dog-age-icon

17 Years

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Fair severity

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0 found helpful

pill-rating-filledpill-rating-filledpill-rating-filledpill-rating-filledpill-rating-filled

Fair severity

Has Symptoms

Coughing
Mild, Intermittent Cough; Panting;
Coughing, Panting

My 17 year old 12 lb dog was diagnosed with Class III degenerative heart failure with grade IV heart murmur, enlarged heart, MVD three weeks ago with and I started her on furosimide 12.5 mg 2x a day and vetmedin 1.25 (one and a half tabs) 2x a day. She is not yet on an ACEi because she has low blood pressure. I got a follow up blood panel two weeks later and her BUN was way high out of range and her creatine was also high. Prior to the medication, these values were within range but her SDMA showed early detection of kidney failure. When I followed up with the vet cardiologist, he said my dog's furosimide dosage was the lowest possible dosage and suggested that I increase her vetmedin dosage to 3x a day to increase blood flow to her kidney. On the other hand, the primary vet who ran the blood test suggested I decrease her furosimide to once a day because of the increased kidney values. Also, auscultation of her lungs had no indication of any sound or crackling and the thoracic x-ray showed her lungs were now clear. Even prior to furosimide, her coughs were minimal...usually one quick cough a day, usually after getting up. She occasionally has panting episodes which last no longer than one minute. Her respiration (previously mid to high 30s) stabilized at around 20 bpm after the two weeks of furosimide but increased to about 28 bpm after I took her off furosimide for one week. I am at a loss about what to do with this delicate balance between her heart and kidney. I added a daily Vetriscience heart supplemental vitamin and Welactin omega-3 fish oil in the hopes that I can minimize her furosimide dosage to prolong her kidney function. What do you suggest I do at this time about her furosimide and vetmedin, given the different advice given between my primary vet and the cardiologist?

Aug. 20, 2018

Ava's Owner

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0 Recommendations

Without examining Ava myself and not seeing her medical files it is very difficult for me to legally weigh in with an opinion, however I would be more on the side of your Cardiologist. Minimum dosage of furosemide may be found in the link below, but I think it is important to keep administering the furosemide. Regards Dr Callum Turner DVM www.msdvetmanual.com/pharmacology/systemic-pharmacotherapeutics-of-the-urinary-system/diuretics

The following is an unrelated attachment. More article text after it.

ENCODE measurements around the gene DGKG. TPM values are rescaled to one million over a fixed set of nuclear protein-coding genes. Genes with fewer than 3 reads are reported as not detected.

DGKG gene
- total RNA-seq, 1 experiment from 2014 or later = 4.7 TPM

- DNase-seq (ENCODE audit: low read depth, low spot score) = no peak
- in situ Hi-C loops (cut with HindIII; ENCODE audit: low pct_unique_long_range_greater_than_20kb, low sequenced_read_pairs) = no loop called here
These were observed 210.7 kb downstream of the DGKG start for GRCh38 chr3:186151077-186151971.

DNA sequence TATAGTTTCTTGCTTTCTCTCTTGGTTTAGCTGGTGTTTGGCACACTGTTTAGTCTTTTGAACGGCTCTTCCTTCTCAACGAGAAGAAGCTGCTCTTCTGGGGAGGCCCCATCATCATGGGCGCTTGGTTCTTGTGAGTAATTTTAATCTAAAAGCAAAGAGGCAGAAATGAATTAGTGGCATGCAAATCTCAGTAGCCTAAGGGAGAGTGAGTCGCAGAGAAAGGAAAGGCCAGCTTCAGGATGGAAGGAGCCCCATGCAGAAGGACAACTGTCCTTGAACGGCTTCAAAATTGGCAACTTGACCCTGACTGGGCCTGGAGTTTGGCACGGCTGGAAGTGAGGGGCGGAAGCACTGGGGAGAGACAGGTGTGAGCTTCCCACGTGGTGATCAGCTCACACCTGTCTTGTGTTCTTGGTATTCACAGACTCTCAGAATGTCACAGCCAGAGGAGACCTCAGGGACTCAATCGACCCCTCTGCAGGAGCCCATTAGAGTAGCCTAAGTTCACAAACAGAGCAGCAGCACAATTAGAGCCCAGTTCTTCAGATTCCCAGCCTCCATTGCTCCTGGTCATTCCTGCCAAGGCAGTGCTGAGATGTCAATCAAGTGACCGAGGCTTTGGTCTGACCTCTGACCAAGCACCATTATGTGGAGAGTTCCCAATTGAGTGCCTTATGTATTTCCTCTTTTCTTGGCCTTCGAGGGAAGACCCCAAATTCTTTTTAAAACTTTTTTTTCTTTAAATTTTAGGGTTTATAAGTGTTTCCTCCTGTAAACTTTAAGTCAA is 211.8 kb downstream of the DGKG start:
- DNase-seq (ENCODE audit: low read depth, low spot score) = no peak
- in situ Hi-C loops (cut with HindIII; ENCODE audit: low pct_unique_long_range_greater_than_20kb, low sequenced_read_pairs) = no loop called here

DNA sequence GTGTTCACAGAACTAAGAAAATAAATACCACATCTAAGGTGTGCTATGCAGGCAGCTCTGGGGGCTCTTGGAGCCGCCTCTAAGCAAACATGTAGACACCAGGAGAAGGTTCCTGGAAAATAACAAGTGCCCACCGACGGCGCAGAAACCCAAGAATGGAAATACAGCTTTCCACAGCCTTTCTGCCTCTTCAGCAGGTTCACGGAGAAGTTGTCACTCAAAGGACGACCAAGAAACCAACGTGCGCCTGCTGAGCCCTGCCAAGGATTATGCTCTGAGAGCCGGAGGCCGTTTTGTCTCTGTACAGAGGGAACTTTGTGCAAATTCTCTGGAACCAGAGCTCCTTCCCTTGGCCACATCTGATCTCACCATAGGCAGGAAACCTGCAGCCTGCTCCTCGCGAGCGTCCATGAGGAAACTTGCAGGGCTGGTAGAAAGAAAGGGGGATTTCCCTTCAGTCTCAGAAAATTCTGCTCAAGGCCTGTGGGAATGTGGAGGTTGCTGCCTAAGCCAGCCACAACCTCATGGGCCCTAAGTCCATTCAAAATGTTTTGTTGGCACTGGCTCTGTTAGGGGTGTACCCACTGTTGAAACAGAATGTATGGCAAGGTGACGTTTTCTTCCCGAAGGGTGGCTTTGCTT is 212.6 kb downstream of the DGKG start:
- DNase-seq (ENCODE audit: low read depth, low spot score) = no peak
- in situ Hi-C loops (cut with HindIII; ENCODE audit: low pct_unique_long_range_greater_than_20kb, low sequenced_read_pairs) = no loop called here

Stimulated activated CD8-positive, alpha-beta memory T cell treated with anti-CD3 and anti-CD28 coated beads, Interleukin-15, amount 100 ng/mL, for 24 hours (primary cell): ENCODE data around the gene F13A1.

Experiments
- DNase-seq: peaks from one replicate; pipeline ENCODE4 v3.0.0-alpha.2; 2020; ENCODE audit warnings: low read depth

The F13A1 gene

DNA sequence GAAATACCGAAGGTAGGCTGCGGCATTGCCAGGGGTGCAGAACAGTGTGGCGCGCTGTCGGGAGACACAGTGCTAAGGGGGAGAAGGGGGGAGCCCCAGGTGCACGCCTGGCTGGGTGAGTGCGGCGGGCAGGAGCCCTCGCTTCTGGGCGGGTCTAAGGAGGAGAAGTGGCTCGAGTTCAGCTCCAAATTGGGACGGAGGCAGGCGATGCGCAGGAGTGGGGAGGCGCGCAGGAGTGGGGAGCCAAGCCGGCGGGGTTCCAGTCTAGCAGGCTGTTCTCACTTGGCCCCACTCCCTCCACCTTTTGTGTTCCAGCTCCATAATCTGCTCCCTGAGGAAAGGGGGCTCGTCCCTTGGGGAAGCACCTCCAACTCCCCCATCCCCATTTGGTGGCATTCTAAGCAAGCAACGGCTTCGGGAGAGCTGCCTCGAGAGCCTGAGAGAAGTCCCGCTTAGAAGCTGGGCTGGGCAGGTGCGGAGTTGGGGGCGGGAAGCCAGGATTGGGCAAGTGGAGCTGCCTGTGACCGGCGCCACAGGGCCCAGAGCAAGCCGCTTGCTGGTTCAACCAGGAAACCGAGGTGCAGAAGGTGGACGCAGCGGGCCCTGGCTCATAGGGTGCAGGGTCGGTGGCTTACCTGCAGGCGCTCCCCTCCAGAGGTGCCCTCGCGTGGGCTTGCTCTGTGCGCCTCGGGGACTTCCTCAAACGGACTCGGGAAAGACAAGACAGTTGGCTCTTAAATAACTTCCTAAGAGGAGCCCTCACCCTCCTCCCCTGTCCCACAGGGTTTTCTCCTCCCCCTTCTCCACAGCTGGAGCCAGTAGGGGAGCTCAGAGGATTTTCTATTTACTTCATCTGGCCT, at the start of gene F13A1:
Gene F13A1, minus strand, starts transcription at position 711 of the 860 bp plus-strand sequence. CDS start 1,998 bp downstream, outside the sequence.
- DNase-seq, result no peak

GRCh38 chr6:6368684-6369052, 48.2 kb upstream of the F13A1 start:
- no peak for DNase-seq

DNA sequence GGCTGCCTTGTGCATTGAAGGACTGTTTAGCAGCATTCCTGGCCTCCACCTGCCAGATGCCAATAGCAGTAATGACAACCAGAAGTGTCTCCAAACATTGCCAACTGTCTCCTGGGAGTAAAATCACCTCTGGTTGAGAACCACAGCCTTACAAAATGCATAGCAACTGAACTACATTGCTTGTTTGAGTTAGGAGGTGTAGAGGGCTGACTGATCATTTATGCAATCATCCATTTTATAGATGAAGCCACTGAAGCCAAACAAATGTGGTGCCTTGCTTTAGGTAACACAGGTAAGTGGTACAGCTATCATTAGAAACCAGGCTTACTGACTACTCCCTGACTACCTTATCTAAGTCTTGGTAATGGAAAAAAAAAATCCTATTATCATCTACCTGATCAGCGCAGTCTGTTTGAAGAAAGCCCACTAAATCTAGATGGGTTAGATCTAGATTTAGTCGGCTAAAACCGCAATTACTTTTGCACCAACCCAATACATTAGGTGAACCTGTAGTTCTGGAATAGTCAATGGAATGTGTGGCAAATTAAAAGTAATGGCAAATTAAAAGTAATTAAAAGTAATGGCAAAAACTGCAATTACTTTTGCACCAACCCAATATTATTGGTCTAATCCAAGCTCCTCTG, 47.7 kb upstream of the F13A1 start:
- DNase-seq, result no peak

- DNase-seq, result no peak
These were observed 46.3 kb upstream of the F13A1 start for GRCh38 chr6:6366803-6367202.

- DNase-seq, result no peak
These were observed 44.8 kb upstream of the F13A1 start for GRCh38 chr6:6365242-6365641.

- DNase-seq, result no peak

Aug. 20, 2018

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Patty

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Boston Terrier

dog-age-icon

13 Years

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Serious severity

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1 found helpful

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Serious severity

Has Symptoms

Fecal Incontinence
Diarrhea For Months

Are there alternatives to Vetmedin? My dog has been sick for the last 7 months, she has had tests, diet changes, the whole 9, but I swear it all started when she started this drug, but nobody is listening to me. I’d like to try an alternative, if one exists. Please help.

July 25, 2018

Patty's Owner


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Dr. Michele K. DVM

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1 Recommendations

There is not a good alternative to that medication, but Enalapril is another heart medication that acts sort of similarly. I have not heard of those issues from that medication, but if Patty has been having those problems since starting the medication, you may be able to stop it for a week or so and see if things clear up. Be sure to discuss any changes in her medication with your veterinarian, as I cannot see her and do not know anything about her condition.

July 25, 2018